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How much will the long-term management of used nuclear fuel cost?

Response

Last updated 3/28/2018

The estimated cost of the Adaptive Phased Management Project from the beginning of site selection in 2010 to the completion of the project is about $23 billion (in 2015 dollars). The final cost will depend on the number of used fuel bundles, timing of construction and the selected site's geology. This estimate includes the cost of:

  • Selecting a site;
  • Designing, constructing and operating a deep geological repository with associated facilities; and
  • Transportation of the used nuclear fuel bundles to the repository.

The current projection of the final volume of used nuclear fuel from existing reactors is approximately 5.2 million bundles.

Funding

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What factors influence the long-term cost of managing Canada's used nuclear fuel?

Response

Last updated 3/28/2018

The eventual cost of implementing Adaptive Phased Management (APM) depends on many factors, including the timing of construction, the selected site's geology and the volume of used nuclear fuel to be managed.

Based on the latest projection, at the end of the planned operation of Canada's existing nuclear reactors, the number of used fuel bundles could total about 5.2 million. The total cost of the project based on this inventory is estimated at about $23 billion (in 2015 dollars). 

Funding

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How are the NWMO’s current operations funded?

Response

Last updated 10/18/2016

In the years before a construction licence is obtained, our operating cost is provided by the waste owner organizations. Through an annual business planning process with our Board of Directors, waste owner organizations provide annual funding based on an agreed cost-sharing formula.

Funding

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Are taxpayers funding Canada's plan?

Response

Last updated 10/18/2016

No. Canada's plan for the long-term management of used nuclear fuel is funded by the major owners of used nuclear fuel in Canada:

  • Ontario Power Generation;
  • NB Power;
  • Hydro-Québec; and
  • Atomic Energy of Canada Limited.

The Nuclear Fuel Waste Act requires each of these companies to establish independently managed trust funds and make annual deposits to ensure the money to fund this project will be available when needed.

Effectively, this means it is consumers benefiting from the electricity who will, over time, fund the long-term management of the waste that is generated.

FundingTrust Funds

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How does the funding formula work?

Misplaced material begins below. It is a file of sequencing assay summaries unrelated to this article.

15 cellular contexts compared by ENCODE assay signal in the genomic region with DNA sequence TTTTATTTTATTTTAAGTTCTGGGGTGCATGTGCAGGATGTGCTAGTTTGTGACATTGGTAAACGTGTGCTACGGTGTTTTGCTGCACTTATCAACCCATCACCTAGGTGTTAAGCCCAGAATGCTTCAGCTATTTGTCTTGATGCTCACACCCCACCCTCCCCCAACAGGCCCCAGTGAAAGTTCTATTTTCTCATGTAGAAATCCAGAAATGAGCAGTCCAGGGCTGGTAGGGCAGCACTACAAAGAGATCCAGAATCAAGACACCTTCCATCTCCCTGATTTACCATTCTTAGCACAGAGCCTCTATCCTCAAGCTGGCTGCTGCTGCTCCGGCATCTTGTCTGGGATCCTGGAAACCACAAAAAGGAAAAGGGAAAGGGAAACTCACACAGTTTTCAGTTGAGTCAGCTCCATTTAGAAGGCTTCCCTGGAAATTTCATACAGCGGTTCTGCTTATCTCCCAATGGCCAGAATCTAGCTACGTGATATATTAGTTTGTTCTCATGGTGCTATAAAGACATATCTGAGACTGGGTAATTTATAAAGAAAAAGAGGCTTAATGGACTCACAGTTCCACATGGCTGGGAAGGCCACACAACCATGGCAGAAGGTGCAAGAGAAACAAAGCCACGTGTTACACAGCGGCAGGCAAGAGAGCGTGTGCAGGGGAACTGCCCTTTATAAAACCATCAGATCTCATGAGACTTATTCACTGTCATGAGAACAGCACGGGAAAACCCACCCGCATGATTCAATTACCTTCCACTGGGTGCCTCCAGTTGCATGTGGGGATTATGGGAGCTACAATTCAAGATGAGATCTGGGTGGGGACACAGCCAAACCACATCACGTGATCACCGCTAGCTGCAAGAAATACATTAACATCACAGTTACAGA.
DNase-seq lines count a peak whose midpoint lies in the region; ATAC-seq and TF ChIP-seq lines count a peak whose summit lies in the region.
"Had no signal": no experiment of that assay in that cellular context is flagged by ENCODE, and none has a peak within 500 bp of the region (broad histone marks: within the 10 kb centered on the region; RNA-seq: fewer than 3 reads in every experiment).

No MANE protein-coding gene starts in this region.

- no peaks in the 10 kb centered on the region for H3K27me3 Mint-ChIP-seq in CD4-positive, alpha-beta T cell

Response

Last updated 10/18/2016

We have the responsibility for maintaining a funding formula and establishing the amount of deposits to trust funds required by each waste owner on an annual basis. The Minister of Natural Resources Canada approved the formula in April 2009.

Each waste owner's deposit is calculated based on the amount of fuel bundles it has produced to date. It is made up of amounts to cover estimated fixed costs for us to construct and operate a deep geological repository, as well as variable costs associated with managing each fuel bundle.

The formula assumes a reasonable rate of return, which is consistent with rates realized by each waste owner.

Funding

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How will the area selected benefit from the project?

Response

Last updated 10/18/2016

Adaptive Phased Management is approximately a $22.8-billion (2015 $) national infrastructure project. It will bring about significant economic benefits to the area where it is eventually located, including the community that initiated the area's involvement, First Nation and Métis communities in the area, surrounding municipalities, and the host province.

It is a multi-generational project that will be developed and implemented in phases over a period spanning more than 150 years. The economic impact will include many direct, indirect, and induced jobs, involving scientists, engineers, tradespeople, and others. Construction and operations will create wealth in the form of business profits and personal income throughout the siting area amounting to many hundreds of millions of dollars.

We will work with communities in the siting area to foster well-being and help capture benefits that align with the communities' visions. The project may contribute to social and economic pressures that will need to be carefully managed to ensure the area's long-term well-being and sustainability. We will work with communities to explore the need for assistance, such as job training, affordable housing and infrastructure.

This image visually depicts employment numbers by project phase, including estimated timelines and range of skills required. Detailed information about the image is on the Employment by Project Phase page, linked below.